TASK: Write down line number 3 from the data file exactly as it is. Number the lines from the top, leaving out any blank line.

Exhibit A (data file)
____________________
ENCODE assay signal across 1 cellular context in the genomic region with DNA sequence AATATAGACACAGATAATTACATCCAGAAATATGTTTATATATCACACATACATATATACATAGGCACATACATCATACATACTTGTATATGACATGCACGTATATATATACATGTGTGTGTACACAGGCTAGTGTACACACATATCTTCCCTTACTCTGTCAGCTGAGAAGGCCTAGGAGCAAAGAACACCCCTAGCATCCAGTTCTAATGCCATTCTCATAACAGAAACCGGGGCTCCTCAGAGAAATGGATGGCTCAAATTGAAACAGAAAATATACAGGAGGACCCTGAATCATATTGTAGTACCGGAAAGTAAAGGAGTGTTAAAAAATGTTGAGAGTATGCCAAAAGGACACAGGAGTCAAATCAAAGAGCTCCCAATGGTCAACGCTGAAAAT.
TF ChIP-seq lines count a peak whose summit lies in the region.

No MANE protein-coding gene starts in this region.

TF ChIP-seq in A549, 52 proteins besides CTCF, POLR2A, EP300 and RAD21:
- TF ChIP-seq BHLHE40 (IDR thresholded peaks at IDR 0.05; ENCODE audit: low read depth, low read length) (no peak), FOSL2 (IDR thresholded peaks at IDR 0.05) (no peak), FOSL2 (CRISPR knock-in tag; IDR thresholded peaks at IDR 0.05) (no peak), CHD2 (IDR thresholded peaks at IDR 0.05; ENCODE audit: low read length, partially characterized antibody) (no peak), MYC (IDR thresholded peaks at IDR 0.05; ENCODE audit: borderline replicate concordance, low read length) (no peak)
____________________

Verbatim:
No MANE protein-coding gene starts in this region.